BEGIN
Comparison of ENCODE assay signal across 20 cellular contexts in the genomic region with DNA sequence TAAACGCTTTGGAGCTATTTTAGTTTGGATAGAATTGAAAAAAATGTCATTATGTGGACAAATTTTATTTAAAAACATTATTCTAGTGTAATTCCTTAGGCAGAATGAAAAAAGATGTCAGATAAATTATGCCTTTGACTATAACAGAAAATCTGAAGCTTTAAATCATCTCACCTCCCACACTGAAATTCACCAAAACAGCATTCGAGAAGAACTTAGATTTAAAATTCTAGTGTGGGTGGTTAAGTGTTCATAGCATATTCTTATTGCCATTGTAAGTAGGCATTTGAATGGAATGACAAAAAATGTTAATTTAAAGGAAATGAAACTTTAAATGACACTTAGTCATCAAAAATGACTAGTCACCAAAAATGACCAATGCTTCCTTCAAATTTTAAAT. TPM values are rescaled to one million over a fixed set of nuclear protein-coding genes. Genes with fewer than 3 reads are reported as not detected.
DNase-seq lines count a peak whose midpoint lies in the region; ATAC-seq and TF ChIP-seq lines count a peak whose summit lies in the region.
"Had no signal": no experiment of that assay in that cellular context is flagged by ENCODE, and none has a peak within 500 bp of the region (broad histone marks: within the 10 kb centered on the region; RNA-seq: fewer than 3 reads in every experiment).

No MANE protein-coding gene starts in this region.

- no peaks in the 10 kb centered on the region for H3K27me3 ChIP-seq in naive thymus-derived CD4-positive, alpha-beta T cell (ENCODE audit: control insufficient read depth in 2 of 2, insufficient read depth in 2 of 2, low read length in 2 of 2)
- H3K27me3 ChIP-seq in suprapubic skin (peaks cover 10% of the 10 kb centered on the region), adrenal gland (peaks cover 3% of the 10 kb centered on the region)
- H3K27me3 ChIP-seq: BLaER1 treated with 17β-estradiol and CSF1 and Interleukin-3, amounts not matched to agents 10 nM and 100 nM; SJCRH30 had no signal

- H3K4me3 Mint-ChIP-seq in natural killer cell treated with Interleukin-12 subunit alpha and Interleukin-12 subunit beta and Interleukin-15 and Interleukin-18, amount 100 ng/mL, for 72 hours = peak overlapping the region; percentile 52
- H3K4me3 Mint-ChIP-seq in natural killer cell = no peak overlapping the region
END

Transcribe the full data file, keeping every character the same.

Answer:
Comparison of ENCODE assay signal across 20 cellular contexts in the genomic region with DNA sequence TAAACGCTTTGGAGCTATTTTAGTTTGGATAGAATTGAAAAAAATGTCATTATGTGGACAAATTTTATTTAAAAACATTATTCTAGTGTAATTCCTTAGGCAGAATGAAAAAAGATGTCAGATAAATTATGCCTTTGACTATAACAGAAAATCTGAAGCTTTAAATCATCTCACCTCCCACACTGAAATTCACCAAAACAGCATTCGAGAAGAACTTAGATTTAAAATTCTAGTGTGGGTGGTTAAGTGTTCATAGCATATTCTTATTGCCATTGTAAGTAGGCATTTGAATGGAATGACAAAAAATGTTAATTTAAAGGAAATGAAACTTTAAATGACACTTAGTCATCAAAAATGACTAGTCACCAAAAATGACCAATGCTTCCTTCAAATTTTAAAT. TPM values are rescaled to one million over a fixed set of nuclear protein-coding genes. Genes with fewer than 3 reads are reported as not detected.
DNase-seq lines count a peak whose midpoint lies in the region; ATAC-seq and TF ChIP-seq lines count a peak whose summit lies in the region.
"Had no signal": no experiment of that assay in that cellular context is flagged by ENCODE, and none has a peak within 500 bp of the region (broad histone marks: within the 10 kb centered on the region; RNA-seq: fewer than 3 reads in every experiment).

No MANE protein-coding gene starts in this region.

- no peaks in the 10 kb centered on the region for H3K27me3 ChIP-seq in naive thymus-derived CD4-positive, alpha-beta T cell (ENCODE audit: control insufficient read depth in 2 of 2, insufficient read depth in 2 of 2, low read length in 2 of 2)
- H3K27me3 ChIP-seq in suprapubic skin (peaks cover 10% of the 10 kb centered on the region), adrenal gland (peaks cover 3% of the 10 kb centered on the region)
- H3K27me3 ChIP-seq: BLaER1 treated with 17β-estradiol and CSF1 and Interleukin-3, amounts not matched to agents 10 nM and 100 nM; SJCRH30 had no signal

- H3K4me3 Mint-ChIP-seq in natural killer cell treated with Interleukin-12 subunit alpha and Interleukin-12 subunit beta and Interleukin-15 and Interleukin-18, amount 100 ng/mL, for 72 hours = peak overlapping the region; percentile 52
- H3K4me3 Mint-ChIP-seq in natural killer cell = no peak overlapping the region